Probiotics May Represent a Novel Approach to the Management of H. pylori Infection

Helicobacter. 2010 Apr;15(2):79-87.
Role of probiotics in pediatric patients with Helicobacter pylori infection: a comprehensive review of the literature.

Lionetti E, Indrio F, Pavone L, Borrelli G, Cavallo L, Francavilla R.

Department of Paediatrics, University of Catania, Catania, Italy. elenalionetti@inwind.it
Abstract

BACKGROUND: The current guidelines suggest the use of triple therapy as first choice treatment of Helicobacter pylori infection, although the eradication failure rate is more than 30%(1). Current interest in probiotics as therapeutic agents against H. pylori is stimulated not only by the clinical data showing efficacy of some probiotics in different gastrointestinal diseases(2) but also by the increasing resistance of pathogenic bacteria to antibiotics(1), thus the interest for alternative therapies is a real actual topic. Aim: To review in vitro and in vivo studies on the role of probiotics in H. pylori infection focusing on the paediatric literature. MATERIALS AND METHODS: Pre-clinical and clinical paediatric studies in English assessing the role of probiotics in H. pylori infection identified by MEDLINE search (1950-2009) were reviewed. RESULTS: In vitro studies demonstrated an inhibitory activity of probiotics on H. pylori growth and that this effect is extremely strain specific. Available data in children indicate that probiotics seems to be efficacious for the prevention of antibiotic associated side-effects(2), and might be of help for the prevention of H. pylori complications by decreasing H. pylori density and gastritis, and for the prevention of H. pylori colonization or re-infection by inhibiting adhesion to gastric epithelial cells.(1) There is no clear evidence that probiotics may increase the H. pylori eradication rate. CONCLUSION: Both in vitro and in vivo studies provide evidence that probiotics may represent a novel approach to the management of H. pylori infection.
Review and addition by Dr. Marcus Ettinger:
(1) Antibiotic resistant bacteria are becoming more and more of a problem for doctors, with each passing year. The causes are many. The indiscriminate and overuse of antibiotics, genetically modified food(s) (GMO) that we ingest daily with antibiotic resistant genes, biofilms that promote bacterial adhesion to tissues and that produce antibiotic neutralizing chemicals, and the ever-present – biological evolution of bacterial, are all playing their part in making the treatment of bacterial infections a far more difficult and discouraging part of ones practice.
Additional: For more on how Genetically Modified Organisms/Food affect the health of every human, plant and life-form on this planet, please watch this one hour and thirty minute long video. It is a wake-up call that everyone needs to have – “The Future of Food.”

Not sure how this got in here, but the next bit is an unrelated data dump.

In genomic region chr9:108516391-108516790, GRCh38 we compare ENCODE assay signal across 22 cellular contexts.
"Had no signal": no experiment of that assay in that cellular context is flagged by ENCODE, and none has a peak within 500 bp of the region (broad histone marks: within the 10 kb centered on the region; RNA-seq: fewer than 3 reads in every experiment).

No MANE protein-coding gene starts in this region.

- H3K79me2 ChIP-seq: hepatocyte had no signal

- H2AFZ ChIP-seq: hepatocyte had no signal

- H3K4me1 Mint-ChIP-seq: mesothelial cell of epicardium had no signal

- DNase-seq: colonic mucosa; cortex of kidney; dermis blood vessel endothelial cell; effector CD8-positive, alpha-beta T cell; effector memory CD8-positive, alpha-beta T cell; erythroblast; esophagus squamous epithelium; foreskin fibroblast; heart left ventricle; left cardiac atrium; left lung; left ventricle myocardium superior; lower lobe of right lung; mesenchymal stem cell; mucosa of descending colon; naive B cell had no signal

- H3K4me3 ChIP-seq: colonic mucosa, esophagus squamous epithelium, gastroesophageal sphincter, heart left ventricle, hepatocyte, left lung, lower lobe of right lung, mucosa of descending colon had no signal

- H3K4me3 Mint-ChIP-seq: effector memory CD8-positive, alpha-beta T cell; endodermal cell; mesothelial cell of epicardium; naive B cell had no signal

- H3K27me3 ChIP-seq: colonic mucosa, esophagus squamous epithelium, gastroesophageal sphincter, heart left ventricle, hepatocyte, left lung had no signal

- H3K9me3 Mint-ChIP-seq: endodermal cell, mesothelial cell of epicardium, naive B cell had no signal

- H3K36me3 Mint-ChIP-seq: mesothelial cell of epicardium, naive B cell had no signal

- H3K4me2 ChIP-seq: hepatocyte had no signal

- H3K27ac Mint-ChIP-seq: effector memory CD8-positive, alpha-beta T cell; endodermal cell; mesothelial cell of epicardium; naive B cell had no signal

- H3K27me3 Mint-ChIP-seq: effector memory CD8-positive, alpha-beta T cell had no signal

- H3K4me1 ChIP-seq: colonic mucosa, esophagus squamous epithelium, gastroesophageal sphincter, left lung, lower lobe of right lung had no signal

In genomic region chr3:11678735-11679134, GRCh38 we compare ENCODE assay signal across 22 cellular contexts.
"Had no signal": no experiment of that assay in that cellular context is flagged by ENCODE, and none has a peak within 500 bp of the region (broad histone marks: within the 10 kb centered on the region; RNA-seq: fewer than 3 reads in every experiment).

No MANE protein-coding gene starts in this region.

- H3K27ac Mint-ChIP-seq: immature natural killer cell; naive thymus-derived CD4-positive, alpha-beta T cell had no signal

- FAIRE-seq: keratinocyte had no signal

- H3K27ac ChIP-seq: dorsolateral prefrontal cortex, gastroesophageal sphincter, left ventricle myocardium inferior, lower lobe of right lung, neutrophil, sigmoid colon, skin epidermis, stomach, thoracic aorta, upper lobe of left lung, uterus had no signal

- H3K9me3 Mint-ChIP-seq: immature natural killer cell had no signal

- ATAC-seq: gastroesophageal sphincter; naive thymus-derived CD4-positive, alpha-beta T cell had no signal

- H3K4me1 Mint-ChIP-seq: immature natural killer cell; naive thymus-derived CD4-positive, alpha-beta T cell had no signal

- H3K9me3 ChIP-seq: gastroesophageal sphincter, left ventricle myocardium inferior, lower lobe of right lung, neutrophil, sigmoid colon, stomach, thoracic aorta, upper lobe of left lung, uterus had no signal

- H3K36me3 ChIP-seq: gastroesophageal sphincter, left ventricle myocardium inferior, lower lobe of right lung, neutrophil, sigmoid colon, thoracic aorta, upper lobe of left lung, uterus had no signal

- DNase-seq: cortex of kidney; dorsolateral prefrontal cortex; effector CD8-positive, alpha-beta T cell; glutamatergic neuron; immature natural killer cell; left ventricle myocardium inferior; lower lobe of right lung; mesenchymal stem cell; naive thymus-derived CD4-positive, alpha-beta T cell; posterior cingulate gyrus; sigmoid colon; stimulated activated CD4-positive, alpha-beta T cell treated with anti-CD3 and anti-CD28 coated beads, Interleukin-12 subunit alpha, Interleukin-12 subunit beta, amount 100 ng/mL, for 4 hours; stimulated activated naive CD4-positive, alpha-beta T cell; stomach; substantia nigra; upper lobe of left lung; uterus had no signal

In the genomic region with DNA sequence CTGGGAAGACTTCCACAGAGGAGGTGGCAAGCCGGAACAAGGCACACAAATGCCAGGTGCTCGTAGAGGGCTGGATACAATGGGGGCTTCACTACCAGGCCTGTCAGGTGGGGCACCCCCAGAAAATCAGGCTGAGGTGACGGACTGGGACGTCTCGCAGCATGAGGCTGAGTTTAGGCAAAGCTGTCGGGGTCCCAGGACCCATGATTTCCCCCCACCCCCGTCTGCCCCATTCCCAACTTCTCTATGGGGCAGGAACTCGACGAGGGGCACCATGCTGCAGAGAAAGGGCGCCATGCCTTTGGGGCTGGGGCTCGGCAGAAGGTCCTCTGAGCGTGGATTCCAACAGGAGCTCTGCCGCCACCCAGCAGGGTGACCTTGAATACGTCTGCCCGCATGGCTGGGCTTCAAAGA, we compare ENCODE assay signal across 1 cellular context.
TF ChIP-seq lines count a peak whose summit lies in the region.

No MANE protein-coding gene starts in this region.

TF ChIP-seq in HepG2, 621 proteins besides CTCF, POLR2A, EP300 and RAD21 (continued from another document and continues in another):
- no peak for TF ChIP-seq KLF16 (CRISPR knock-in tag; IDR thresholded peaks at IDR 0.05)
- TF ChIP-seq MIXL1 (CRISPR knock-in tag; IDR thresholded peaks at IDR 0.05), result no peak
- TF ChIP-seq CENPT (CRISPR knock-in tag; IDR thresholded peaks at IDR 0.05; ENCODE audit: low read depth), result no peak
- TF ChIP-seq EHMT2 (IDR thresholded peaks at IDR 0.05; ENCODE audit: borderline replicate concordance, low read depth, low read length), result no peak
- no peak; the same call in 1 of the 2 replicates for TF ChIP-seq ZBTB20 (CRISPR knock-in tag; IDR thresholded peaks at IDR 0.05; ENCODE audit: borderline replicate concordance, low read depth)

(2)

Am J Health Syst Pharm. 2010 Mar 15;67(6):449-58.
Probiotics.

College of Pharmacy, Southwestern Oklahoma State University, Norman Regional Health System, Pharmacy Services, Norman, OK 73070-1308, USA. nancy.williams@swosu.edu

PURPOSE: The pharmacology, uses, dosages, safety, drug interactions, and contraindications of probiotics are reviewed. SUMMARY: Probiotics are live non-pathogenic microorganisms administered to improve microbial balance, particularly in the gastrointestinal tract. They consist of Saccharomyces boulardii yeast or lactic acid bacteria, such as Lactobacillus and Bifidobacterium species, and are regulated as dietary supplements and foods. Probiotics exert their beneficial effects through various mechanisms, including lowering intestinal pH, decreasing colonization and invasion by pathogenic organisms, and modifying the host immune response. Probiotic benefits associated with one species or strain do not necessarily hold true for others. The strongest evidence for the clinical effectiveness of probiotics has been in the treatment of acute diarrhea, most commonly due to rotavirus, and pouchitis. More research is needed to clarify the role of probiotics for preventing antibiotic-associated diarrhea, Clostridium difficile infection, travelers’ diarrhea, irritable bowel syndrome, ulcerative colitis, Crohn’s disease, and vulvovaginal candidiasis. There is no consensus about the minimum number of microorganisms that must be ingested to obtain a beneficial effect; however, a probiotic should typically contain several billion microorganisms to increase the chance that adequate gut colonization will occur. Probiotics are generally considered safe and well tolerated, with bloating and flatulence occurring most frequently. They should be used cautiously in patients who are critically ill or severely immuno-compromised or those with central venous catheters since systemic infections may rarely occur. Bacteria-derived probiotics should be separated from antibiotics by at least two hours. CONCLUSION: Probiotics have demonstrated efficacy in preventing and treating various medical conditions, particularly those involving the gastrointestinal tract. Data supporting their role in other conditions are often conflicting.